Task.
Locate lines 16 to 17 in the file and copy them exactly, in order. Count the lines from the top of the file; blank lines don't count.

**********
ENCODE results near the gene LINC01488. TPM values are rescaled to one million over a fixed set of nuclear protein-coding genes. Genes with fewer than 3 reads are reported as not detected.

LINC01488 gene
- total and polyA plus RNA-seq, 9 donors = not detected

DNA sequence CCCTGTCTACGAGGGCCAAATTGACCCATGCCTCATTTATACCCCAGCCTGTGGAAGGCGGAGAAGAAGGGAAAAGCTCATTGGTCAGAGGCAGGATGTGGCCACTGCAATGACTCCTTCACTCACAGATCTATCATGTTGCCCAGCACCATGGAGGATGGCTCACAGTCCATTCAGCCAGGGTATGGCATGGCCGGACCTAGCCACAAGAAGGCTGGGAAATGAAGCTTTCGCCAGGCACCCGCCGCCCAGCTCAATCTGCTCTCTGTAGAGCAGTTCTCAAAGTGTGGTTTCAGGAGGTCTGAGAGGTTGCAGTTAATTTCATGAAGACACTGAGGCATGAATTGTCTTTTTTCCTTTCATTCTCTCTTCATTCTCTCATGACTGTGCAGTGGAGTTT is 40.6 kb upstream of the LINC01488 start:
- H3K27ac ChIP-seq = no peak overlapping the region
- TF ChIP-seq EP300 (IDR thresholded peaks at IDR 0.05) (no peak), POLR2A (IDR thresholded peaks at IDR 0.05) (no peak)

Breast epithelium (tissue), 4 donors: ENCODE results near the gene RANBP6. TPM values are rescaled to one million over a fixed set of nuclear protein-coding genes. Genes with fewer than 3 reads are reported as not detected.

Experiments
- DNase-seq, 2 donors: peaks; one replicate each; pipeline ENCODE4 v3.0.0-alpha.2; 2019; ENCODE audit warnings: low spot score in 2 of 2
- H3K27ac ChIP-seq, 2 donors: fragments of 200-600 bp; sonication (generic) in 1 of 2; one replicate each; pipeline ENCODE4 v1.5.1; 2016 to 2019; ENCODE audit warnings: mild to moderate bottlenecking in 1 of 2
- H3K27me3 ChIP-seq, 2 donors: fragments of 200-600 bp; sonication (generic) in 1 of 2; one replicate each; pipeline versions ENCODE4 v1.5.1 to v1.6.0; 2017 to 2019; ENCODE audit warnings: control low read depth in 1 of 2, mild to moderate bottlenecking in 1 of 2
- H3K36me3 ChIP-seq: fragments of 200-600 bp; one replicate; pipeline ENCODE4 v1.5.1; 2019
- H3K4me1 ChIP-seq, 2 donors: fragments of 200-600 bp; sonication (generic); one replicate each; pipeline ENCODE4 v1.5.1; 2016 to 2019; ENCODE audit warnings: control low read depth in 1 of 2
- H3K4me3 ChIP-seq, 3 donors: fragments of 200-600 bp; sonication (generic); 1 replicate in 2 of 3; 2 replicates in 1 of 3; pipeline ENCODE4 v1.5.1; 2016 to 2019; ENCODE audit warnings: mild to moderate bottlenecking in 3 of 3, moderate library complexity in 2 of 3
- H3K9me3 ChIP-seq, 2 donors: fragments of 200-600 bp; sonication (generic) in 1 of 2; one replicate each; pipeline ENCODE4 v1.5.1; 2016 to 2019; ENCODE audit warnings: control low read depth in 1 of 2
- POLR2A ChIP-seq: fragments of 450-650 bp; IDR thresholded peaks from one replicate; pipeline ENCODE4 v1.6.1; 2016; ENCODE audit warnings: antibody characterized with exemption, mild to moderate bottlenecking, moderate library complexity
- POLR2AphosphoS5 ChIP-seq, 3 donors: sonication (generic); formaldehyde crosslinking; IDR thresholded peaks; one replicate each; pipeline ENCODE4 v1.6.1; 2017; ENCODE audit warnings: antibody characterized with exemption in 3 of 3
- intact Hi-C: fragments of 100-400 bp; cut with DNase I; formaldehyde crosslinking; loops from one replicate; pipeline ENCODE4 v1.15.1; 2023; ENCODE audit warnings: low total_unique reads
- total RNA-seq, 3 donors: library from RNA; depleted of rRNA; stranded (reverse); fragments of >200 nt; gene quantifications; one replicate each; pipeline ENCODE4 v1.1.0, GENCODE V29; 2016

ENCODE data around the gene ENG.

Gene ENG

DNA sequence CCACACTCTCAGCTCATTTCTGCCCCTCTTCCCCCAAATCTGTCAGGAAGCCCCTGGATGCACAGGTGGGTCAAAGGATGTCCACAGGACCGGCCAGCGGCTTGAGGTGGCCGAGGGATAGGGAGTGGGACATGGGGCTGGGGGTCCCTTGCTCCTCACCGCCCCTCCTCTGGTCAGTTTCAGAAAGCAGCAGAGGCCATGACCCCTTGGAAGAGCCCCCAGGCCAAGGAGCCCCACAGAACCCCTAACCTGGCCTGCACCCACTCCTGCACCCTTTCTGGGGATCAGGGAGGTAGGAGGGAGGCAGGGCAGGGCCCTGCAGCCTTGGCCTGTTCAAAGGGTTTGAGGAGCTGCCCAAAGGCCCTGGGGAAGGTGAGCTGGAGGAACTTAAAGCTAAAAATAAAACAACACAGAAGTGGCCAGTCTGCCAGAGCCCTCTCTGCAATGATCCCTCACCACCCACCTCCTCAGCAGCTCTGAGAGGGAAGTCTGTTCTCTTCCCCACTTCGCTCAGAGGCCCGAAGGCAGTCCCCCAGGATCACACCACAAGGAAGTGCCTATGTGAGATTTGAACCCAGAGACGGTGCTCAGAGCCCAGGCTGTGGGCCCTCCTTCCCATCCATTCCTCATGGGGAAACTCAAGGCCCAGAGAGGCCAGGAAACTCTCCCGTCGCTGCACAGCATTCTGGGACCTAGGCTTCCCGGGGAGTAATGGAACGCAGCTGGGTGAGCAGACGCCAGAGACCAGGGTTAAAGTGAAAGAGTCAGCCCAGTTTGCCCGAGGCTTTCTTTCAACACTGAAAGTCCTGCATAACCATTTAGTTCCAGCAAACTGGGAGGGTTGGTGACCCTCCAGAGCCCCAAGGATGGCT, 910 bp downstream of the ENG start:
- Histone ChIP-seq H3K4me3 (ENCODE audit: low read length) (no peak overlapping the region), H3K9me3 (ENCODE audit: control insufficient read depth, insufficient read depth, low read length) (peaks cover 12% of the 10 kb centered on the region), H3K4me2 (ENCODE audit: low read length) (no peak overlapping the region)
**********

- POLR2A ChIP-seq: fragments of 450-650 bp; IDR thresholded peaks from one replicate; pipeline ENCODE4 v1.6.1; 2016; ENCODE audit warnings: antibody characterized with exemption, mild to moderate bottlenecking, moderate library complexity
- POLR2AphosphoS5 ChIP-seq, 3 donors: sonication (generic); formaldehyde crosslinking; IDR thresholded peaks; one replicate each; pipeline ENCODE4 v1.6.1; 2017; ENCODE audit warnings: antibody characterized with exemption in 3 of 3